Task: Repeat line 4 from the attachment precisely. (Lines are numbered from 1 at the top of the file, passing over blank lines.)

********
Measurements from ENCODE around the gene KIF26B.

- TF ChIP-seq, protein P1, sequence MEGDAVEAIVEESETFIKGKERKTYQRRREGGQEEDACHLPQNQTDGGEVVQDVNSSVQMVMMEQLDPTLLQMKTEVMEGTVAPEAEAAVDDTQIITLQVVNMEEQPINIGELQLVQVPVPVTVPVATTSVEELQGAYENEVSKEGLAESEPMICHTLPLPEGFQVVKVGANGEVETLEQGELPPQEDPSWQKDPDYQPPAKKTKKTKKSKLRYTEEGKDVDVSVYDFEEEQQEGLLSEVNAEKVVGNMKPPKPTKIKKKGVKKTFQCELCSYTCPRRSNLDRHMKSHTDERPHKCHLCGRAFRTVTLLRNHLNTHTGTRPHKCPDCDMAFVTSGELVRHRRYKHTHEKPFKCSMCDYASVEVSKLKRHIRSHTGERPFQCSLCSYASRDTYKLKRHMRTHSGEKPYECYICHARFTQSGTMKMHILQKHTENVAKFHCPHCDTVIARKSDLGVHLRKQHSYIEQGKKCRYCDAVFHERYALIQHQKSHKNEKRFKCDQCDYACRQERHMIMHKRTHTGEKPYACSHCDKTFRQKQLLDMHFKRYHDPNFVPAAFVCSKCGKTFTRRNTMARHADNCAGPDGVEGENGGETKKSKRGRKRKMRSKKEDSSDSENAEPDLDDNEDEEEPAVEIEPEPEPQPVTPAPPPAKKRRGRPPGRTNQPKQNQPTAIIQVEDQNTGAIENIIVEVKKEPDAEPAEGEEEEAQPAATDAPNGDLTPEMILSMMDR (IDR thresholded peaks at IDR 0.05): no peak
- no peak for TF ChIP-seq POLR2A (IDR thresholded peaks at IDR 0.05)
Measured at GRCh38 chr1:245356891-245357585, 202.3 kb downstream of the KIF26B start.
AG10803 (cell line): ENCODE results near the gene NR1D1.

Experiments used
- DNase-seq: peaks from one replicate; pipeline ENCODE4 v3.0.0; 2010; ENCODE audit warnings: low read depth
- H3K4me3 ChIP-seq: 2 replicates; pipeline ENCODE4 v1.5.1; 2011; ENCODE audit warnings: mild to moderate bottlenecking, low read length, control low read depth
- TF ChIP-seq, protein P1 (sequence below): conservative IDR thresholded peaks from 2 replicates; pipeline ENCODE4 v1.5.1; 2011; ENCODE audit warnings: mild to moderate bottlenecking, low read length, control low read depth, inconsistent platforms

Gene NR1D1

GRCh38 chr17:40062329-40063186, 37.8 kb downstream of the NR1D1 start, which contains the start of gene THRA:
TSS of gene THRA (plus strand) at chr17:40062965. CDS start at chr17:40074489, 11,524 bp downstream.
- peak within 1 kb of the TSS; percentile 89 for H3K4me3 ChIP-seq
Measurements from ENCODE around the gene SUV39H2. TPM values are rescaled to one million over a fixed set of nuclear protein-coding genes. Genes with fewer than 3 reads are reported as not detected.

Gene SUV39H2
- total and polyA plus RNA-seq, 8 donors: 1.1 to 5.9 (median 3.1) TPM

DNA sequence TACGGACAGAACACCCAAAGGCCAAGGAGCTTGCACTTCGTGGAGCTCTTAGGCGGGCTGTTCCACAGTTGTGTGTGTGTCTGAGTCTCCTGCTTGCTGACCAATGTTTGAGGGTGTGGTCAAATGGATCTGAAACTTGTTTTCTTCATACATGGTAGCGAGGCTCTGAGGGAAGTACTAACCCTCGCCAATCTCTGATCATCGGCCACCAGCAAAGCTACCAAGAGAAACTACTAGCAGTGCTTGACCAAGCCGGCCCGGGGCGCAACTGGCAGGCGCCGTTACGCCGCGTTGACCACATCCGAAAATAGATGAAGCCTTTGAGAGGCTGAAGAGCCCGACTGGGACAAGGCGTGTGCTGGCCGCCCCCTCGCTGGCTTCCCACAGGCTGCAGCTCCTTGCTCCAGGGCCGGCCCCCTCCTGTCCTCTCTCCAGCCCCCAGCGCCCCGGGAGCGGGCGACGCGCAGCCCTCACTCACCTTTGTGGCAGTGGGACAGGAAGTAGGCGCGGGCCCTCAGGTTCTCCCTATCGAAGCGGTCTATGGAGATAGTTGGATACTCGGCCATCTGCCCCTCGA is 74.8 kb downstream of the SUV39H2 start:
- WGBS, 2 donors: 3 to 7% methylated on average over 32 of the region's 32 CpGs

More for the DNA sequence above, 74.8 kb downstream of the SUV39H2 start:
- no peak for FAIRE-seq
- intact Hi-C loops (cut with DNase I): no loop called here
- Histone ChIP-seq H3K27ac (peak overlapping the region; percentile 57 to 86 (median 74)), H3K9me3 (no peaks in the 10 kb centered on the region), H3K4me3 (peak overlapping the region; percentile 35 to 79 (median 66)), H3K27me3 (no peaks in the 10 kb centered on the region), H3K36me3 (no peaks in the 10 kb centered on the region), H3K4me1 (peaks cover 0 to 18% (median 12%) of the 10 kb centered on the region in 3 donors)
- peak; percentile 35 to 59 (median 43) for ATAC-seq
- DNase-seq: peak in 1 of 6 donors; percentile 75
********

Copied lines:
Measured at GRCh38 chr1:245356891-245357585, 202.3 kb downstream of the KIF26B start.